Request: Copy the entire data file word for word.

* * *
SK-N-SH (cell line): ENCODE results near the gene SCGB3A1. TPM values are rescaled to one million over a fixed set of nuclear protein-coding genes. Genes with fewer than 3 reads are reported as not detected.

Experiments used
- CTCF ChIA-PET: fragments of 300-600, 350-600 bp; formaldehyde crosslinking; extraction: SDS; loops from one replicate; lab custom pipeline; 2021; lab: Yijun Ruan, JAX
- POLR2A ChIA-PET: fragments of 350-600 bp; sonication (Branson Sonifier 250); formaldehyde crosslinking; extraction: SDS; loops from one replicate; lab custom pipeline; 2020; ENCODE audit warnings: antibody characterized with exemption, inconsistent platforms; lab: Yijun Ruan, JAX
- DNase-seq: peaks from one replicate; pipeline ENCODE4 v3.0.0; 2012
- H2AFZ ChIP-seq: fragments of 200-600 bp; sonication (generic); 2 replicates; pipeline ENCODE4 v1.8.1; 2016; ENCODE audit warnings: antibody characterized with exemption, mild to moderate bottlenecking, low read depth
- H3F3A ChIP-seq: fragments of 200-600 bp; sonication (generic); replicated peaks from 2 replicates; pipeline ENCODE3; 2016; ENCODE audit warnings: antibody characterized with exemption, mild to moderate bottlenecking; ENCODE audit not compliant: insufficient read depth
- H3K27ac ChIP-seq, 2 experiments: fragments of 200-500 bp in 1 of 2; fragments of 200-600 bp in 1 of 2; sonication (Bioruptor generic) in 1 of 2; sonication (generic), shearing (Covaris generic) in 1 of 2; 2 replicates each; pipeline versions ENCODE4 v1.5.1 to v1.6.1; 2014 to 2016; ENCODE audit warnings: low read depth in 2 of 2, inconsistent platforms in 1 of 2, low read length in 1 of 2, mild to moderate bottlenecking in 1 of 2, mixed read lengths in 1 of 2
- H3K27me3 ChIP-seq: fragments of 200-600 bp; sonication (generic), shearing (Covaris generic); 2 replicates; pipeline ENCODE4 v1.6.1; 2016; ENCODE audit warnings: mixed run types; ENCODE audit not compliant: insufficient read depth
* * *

SK-N-SH (cell line): ENCODE results near the gene SCGB3A1. TPM values are rescaled to one million over a fixed set of nuclear protein-coding genes. Genes with fewer than 3 reads are reported as not detected.

Experiments used
- CTCF ChIA-PET: fragments of 300-600, 350-600 bp; formaldehyde crosslinking; extraction: SDS; loops from one replicate; lab custom pipeline; 2021; lab: Yijun Ruan, JAX
- POLR2A ChIA-PET: fragments of 350-600 bp; sonication (Branson Sonifier 250); formaldehyde crosslinking; extraction: SDS; loops from one replicate; lab custom pipeline; 2020; ENCODE audit warnings: antibody characterized with exemption, inconsistent platforms; lab: Yijun Ruan, JAX
- DNase-seq: peaks from one replicate; pipeline ENCODE4 v3.0.0; 2012
- H2AFZ ChIP-seq: fragments of 200-600 bp; sonication (generic); 2 replicates; pipeline ENCODE4 v1.8.1; 2016; ENCODE audit warnings: antibody characterized with exemption, mild to moderate bottlenecking, low read depth
- H3F3A ChIP-seq: fragments of 200-600 bp; sonication (generic); replicated peaks from 2 replicates; pipeline ENCODE3; 2016; ENCODE audit warnings: antibody characterized with exemption, mild to moderate bottlenecking; ENCODE audit not compliant: insufficient read depth
- H3K27ac ChIP-seq, 2 experiments: fragments of 200-500 bp in 1 of 2; fragments of 200-600 bp in 1 of 2; sonication (Bioruptor generic) in 1 of 2; sonication (generic), shearing (Covaris generic) in 1 of 2; 2 replicates each; pipeline versions ENCODE4 v1.5.1 to v1.6.1; 2014 to 2016; ENCODE audit warnings: low read depth in 2 of 2, inconsistent platforms in 1 of 2, low read length in 1 of 2, mild to moderate bottlenecking in 1 of 2, mixed read lengths in 1 of 2
- H3K27me3 ChIP-seq: fragments of 200-600 bp; sonication (generic), shearing (Covaris generic); 2 replicates; pipeline ENCODE4 v1.6.1; 2016; ENCODE audit warnings: mixed run types; ENCODE audit not compliant: insufficient read depth